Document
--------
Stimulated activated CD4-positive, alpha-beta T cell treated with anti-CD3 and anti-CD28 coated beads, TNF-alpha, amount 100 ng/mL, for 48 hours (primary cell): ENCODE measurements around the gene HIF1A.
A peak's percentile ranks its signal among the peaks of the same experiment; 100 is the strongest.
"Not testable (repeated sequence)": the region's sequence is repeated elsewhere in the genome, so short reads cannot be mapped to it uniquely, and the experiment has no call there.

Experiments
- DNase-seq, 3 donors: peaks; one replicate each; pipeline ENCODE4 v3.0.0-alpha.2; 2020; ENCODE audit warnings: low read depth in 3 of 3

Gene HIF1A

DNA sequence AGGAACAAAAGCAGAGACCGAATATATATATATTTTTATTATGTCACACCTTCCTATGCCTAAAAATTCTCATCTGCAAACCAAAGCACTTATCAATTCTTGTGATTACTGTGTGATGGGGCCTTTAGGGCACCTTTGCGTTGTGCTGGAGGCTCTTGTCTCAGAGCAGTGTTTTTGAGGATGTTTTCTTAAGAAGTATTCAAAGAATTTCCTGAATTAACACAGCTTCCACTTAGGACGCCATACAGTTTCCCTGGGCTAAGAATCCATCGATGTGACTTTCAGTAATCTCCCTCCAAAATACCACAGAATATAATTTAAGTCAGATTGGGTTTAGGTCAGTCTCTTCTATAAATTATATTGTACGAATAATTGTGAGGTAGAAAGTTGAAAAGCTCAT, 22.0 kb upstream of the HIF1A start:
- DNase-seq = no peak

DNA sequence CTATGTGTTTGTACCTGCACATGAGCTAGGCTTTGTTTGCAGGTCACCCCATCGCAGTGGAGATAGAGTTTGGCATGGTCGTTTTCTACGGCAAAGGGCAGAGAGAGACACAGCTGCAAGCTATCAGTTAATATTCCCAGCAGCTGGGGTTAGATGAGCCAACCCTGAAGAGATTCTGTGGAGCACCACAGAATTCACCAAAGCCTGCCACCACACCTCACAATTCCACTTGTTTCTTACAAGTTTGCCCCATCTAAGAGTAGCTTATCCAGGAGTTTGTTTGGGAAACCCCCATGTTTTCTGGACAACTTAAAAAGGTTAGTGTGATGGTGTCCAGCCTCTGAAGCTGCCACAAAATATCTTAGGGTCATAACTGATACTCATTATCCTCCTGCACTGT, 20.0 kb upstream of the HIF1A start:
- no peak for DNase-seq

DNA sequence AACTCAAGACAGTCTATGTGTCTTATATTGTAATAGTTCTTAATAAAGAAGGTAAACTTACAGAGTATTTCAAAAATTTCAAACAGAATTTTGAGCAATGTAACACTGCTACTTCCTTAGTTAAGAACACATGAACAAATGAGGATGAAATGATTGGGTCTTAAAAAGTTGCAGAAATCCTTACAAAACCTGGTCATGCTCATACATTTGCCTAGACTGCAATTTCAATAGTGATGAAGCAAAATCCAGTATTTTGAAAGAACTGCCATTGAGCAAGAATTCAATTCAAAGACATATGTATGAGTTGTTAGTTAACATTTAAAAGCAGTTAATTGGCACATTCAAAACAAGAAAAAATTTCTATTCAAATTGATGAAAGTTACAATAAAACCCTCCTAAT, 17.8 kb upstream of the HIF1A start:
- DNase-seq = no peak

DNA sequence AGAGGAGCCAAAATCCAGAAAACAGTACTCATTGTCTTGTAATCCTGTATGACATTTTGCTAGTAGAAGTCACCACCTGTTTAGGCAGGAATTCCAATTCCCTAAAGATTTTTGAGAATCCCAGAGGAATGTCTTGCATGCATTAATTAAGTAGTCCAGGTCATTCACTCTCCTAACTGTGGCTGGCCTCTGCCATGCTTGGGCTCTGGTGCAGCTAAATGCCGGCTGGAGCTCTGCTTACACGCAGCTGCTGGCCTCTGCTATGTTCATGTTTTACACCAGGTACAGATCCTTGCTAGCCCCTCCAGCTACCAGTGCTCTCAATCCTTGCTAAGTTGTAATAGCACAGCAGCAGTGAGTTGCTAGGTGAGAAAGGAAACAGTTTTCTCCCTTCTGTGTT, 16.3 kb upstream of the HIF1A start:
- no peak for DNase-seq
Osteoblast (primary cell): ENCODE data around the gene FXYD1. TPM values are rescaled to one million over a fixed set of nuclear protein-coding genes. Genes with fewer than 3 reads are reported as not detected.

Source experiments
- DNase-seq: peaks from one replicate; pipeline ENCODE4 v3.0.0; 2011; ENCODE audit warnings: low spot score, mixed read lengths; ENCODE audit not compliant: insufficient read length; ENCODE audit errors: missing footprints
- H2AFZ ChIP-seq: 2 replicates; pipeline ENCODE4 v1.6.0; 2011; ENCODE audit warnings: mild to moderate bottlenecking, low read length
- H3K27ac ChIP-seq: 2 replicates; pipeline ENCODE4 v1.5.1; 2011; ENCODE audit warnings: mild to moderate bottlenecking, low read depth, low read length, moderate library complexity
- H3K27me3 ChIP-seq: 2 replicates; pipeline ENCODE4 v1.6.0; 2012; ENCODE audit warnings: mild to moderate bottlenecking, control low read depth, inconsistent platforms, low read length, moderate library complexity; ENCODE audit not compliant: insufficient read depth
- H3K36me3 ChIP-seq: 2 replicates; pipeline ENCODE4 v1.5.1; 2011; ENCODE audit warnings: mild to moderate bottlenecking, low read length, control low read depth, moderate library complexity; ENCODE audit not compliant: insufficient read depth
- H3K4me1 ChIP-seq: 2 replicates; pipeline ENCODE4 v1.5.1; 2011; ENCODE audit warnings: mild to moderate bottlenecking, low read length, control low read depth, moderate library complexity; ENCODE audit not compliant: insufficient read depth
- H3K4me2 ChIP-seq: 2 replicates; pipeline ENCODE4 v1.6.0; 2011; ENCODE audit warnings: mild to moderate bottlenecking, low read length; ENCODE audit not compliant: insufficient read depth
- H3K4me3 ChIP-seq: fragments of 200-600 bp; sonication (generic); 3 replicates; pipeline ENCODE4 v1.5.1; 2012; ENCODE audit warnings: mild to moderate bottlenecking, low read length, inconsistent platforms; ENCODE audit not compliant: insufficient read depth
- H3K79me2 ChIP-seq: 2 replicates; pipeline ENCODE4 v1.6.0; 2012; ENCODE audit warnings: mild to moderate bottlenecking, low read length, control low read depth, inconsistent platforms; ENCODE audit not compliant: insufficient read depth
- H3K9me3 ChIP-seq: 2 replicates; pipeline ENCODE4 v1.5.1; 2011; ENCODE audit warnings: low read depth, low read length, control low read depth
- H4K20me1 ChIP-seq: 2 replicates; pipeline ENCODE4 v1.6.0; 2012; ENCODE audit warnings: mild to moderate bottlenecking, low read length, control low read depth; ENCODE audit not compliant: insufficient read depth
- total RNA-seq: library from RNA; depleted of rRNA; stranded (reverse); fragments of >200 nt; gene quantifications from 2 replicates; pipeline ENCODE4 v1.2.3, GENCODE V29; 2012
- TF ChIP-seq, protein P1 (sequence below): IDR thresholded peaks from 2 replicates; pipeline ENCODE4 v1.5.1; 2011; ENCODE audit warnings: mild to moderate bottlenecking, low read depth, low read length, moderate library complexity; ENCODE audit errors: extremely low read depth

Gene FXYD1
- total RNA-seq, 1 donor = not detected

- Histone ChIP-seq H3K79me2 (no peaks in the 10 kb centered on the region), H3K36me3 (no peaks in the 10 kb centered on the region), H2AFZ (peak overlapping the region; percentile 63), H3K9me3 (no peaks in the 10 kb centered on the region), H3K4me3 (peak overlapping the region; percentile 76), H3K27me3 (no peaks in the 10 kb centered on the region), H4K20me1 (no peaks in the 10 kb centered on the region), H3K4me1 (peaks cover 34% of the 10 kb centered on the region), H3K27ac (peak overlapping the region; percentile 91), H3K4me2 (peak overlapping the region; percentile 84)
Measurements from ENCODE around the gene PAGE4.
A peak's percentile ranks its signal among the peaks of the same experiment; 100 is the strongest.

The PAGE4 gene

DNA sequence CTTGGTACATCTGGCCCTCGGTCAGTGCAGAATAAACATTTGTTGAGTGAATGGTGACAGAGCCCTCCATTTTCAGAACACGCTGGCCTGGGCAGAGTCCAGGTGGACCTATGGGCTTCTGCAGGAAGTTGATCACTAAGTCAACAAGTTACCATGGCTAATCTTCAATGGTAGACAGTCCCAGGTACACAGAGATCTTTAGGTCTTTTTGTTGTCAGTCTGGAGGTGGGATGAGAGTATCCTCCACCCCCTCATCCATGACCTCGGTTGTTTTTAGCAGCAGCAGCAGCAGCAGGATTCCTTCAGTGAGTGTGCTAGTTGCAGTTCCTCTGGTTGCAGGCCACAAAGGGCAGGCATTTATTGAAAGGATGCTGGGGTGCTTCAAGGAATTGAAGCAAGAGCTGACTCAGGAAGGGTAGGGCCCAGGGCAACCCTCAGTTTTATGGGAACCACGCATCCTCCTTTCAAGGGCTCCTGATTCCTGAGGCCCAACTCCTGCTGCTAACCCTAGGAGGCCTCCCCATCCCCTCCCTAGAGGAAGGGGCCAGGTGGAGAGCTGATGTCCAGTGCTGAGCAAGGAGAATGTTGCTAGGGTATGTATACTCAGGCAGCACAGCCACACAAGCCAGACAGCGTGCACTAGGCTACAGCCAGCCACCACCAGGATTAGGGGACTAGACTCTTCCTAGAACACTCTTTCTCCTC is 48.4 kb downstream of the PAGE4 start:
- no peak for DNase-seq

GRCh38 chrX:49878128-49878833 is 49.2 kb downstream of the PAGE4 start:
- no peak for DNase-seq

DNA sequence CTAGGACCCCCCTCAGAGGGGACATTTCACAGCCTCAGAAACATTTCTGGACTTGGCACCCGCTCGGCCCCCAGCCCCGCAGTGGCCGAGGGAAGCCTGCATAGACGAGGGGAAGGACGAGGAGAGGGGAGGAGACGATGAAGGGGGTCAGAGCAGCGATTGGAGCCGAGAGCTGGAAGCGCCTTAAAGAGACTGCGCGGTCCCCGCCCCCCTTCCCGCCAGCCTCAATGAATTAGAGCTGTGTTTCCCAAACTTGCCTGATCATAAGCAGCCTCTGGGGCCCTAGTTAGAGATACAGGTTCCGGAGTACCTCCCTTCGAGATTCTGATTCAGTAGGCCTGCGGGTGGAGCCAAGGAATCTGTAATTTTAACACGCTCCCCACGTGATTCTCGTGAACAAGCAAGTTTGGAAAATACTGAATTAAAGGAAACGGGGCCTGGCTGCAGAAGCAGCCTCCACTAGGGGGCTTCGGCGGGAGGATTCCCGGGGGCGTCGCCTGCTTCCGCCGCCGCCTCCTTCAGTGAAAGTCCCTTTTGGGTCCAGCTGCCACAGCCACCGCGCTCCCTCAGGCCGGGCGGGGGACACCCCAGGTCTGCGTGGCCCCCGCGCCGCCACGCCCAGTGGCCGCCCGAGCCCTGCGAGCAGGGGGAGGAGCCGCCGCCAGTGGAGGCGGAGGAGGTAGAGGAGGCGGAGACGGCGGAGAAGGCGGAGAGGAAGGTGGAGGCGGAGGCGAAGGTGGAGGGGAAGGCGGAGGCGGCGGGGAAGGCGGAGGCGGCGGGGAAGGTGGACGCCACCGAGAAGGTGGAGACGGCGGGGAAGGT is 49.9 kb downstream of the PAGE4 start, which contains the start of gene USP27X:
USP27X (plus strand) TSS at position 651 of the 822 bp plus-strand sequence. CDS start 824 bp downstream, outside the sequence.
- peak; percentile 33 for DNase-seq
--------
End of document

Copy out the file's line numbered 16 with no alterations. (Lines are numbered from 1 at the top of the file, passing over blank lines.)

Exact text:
Source experiments